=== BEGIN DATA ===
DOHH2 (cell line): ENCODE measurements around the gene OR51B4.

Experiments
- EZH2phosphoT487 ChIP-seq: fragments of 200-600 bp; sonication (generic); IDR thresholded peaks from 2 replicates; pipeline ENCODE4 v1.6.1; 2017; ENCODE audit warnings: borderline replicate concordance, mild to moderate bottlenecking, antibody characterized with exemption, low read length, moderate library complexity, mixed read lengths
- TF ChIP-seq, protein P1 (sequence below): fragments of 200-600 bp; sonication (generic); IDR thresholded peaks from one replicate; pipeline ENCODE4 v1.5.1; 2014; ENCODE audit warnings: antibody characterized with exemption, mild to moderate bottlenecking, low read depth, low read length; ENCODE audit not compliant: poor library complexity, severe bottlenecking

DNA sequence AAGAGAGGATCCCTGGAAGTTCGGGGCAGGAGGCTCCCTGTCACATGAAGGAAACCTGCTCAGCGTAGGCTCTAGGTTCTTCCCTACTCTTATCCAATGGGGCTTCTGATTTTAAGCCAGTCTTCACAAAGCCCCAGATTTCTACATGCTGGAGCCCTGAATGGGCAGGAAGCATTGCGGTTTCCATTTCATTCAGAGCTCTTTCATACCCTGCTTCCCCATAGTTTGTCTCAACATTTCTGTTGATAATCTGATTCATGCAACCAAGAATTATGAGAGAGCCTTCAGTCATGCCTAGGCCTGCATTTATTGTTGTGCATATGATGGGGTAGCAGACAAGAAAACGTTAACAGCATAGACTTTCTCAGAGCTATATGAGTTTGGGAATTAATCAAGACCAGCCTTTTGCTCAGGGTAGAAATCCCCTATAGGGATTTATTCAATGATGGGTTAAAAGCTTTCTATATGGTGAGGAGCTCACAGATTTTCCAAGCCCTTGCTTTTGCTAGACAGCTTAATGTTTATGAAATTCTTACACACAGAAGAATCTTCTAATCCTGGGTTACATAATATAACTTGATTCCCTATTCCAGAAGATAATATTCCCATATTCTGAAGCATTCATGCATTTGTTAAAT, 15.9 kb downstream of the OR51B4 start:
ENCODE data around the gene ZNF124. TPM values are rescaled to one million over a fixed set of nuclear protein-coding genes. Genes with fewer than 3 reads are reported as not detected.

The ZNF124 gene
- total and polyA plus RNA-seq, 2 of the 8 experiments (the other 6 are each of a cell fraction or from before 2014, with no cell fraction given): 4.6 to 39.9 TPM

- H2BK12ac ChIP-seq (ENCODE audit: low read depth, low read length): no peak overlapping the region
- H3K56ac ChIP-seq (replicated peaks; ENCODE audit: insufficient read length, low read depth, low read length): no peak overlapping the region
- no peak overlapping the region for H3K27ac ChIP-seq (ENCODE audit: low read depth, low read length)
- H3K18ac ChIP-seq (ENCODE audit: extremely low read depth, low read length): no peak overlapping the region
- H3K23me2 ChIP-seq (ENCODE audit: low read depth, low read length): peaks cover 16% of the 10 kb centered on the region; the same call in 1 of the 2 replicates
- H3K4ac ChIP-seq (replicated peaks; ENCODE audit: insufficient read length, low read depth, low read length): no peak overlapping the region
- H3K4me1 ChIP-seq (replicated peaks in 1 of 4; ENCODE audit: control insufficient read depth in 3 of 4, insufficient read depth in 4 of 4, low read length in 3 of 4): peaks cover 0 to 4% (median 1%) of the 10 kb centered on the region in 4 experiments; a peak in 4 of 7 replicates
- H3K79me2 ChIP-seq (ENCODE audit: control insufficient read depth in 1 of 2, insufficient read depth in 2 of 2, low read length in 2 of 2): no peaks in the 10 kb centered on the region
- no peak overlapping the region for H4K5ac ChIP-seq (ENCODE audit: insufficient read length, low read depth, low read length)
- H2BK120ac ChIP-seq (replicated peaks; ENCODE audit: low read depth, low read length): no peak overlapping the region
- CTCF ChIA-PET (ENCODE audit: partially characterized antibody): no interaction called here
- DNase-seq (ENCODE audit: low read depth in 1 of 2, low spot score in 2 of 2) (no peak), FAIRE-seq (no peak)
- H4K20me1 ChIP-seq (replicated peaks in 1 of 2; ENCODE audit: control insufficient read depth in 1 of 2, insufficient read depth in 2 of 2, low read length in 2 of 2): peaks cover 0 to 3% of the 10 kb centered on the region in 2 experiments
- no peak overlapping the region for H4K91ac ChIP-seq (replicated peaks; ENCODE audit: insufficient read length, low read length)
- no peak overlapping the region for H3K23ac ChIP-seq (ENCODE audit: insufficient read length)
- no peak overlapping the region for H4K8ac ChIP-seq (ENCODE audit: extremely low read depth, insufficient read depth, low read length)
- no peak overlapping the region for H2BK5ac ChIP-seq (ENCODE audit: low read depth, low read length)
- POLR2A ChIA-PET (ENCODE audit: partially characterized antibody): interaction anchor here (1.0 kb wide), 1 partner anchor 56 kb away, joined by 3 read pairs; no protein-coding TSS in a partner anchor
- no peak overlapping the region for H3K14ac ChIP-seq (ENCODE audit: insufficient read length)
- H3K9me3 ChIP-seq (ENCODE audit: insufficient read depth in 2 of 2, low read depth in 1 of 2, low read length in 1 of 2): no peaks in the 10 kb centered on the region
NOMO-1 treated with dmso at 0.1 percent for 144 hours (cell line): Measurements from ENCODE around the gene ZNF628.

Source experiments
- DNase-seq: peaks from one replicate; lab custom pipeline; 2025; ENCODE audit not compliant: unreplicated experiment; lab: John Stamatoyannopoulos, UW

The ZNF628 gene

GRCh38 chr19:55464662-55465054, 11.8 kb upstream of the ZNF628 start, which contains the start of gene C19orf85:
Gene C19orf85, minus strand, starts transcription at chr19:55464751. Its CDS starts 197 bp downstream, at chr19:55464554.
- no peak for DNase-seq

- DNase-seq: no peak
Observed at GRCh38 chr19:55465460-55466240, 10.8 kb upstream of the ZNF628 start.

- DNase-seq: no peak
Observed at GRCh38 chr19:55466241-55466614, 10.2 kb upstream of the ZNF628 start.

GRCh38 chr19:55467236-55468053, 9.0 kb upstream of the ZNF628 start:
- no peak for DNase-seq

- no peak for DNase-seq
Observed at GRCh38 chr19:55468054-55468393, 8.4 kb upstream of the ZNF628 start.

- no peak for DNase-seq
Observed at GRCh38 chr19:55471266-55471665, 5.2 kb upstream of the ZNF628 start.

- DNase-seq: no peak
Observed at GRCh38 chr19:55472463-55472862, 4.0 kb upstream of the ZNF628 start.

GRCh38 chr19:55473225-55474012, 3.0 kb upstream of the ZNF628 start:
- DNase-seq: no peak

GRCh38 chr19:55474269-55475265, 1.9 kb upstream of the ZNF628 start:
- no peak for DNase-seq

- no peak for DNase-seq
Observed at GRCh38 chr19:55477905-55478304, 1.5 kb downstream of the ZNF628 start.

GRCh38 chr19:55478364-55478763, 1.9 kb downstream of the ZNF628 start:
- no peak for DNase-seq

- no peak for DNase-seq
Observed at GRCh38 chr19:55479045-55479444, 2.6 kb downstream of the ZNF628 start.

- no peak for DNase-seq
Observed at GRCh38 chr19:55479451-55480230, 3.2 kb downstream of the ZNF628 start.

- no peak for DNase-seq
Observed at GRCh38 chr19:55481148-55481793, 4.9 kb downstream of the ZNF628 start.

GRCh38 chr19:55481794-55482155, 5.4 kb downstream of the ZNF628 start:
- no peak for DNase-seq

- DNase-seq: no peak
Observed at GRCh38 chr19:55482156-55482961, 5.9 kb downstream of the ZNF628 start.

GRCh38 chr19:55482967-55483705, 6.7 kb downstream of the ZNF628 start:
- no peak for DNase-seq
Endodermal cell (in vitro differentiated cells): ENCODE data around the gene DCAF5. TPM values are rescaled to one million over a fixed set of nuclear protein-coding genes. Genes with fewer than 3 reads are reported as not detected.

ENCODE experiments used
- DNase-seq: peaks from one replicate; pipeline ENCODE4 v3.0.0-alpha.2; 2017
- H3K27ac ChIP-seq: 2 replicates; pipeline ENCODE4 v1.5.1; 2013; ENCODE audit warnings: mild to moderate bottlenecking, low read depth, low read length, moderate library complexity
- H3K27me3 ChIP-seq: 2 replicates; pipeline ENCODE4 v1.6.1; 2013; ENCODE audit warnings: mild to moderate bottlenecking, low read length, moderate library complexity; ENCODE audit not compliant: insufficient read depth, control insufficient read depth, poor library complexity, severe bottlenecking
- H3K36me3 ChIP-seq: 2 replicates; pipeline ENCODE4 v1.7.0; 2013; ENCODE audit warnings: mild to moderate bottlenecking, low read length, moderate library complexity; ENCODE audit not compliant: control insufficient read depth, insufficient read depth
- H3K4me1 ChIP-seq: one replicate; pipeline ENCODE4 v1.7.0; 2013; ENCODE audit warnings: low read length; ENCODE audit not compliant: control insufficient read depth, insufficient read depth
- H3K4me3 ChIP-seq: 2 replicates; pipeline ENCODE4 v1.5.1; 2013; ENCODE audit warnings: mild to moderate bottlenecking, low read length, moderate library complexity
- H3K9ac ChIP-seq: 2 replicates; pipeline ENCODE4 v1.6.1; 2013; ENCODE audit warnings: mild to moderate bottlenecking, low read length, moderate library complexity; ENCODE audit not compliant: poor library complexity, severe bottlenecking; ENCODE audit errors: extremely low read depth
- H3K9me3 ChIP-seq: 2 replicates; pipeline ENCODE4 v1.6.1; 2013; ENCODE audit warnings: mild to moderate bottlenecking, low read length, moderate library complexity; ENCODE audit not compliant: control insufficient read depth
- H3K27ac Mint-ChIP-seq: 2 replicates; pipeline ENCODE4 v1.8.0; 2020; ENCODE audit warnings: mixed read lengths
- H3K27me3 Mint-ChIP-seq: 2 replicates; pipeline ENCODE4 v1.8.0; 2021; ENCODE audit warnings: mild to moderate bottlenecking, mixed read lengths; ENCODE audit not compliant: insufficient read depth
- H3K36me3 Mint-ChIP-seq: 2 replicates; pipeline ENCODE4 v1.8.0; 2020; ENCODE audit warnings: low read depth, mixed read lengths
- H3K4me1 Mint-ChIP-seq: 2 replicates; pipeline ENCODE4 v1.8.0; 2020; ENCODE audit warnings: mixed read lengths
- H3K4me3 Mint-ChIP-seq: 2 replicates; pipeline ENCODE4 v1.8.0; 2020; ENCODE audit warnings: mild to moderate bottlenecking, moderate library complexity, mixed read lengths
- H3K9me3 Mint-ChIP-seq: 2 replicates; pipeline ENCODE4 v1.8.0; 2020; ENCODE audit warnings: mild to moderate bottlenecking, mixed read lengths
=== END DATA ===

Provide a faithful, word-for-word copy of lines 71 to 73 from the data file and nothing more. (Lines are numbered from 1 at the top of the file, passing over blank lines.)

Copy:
- H3K27ac ChIP-seq: 2 replicates; pipeline ENCODE4 v1.5.1; 2013; ENCODE audit warnings: mild to moderate bottlenecking, low read depth, low read length, moderate library complexity
- H3K27me3 ChIP-seq: 2 replicates; pipeline ENCODE4 v1.6.1; 2013; ENCODE audit warnings: mild to moderate bottlenecking, low read length, moderate library complexity; ENCODE audit not compliant: insufficient read depth, control insufficient read depth, poor library complexity, severe bottlenecking
- H3K36me3 ChIP-seq: 2 replicates; pipeline ENCODE4 v1.7.0; 2013; ENCODE audit warnings: mild to moderate bottlenecking, low read length, moderate library complexity; ENCODE audit not compliant: control insufficient read depth, insufficient read depth